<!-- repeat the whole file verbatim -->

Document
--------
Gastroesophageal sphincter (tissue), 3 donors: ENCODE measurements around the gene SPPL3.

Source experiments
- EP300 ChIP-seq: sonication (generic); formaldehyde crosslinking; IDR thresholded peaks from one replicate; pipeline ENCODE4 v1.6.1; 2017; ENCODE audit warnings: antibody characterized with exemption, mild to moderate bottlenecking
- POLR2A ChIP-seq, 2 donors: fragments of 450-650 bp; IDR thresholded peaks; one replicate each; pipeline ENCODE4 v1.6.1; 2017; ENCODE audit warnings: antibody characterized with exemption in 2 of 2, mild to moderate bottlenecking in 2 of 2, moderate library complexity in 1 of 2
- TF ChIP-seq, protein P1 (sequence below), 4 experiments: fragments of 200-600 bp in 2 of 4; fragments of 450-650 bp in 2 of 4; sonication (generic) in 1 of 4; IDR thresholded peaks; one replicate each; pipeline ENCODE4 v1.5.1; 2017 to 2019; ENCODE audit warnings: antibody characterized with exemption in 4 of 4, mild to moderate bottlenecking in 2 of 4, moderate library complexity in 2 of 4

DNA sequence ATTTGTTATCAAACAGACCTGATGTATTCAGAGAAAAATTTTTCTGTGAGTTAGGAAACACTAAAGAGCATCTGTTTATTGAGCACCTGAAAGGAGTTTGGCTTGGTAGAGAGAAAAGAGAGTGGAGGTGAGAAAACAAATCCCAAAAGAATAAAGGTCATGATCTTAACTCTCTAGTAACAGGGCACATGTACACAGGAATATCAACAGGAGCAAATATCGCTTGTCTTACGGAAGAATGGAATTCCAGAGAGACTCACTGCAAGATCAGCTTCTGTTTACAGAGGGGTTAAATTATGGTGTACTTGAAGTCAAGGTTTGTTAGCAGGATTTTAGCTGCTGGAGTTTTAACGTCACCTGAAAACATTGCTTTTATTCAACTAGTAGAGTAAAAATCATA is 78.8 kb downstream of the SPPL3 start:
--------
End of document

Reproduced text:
Gastroesophageal sphincter (tissue), 3 donors: ENCODE measurements around the gene SPPL3.

Source experiments
- EP300 ChIP-seq: sonication (generic); formaldehyde crosslinking; IDR thresholded peaks from one replicate; pipeline ENCODE4 v1.6.1; 2017; ENCODE audit warnings: antibody characterized with exemption, mild to moderate bottlenecking
- POLR2A ChIP-seq, 2 donors: fragments of 450-650 bp; IDR thresholded peaks; one replicate each; pipeline ENCODE4 v1.6.1; 2017; ENCODE audit warnings: antibody characterized with exemption in 2 of 2, mild to moderate bottlenecking in 2 of 2, moderate library complexity in 1 of 2
- TF ChIP-seq, protein P1 (sequence below), 4 experiments: fragments of 200-600 bp in 2 of 4; fragments of 450-650 bp in 2 of 4; sonication (generic) in 1 of 4; IDR thresholded peaks; one replicate each; pipeline ENCODE4 v1.5.1; 2017 to 2019; ENCODE audit warnings: antibody characterized with exemption in 4 of 4, mild to moderate bottlenecking in 2 of 4, moderate library complexity in 2 of 4

DNA sequence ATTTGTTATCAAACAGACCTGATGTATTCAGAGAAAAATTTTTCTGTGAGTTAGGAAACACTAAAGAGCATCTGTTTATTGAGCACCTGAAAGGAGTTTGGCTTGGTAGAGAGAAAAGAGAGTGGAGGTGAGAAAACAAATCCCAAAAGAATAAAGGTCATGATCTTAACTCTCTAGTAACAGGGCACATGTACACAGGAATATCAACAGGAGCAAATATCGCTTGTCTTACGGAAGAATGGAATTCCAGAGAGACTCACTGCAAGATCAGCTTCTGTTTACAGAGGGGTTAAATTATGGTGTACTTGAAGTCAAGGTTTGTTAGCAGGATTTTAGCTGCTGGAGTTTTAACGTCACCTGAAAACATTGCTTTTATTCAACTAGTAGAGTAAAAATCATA is 78.8 kb downstream of the SPPL3 start: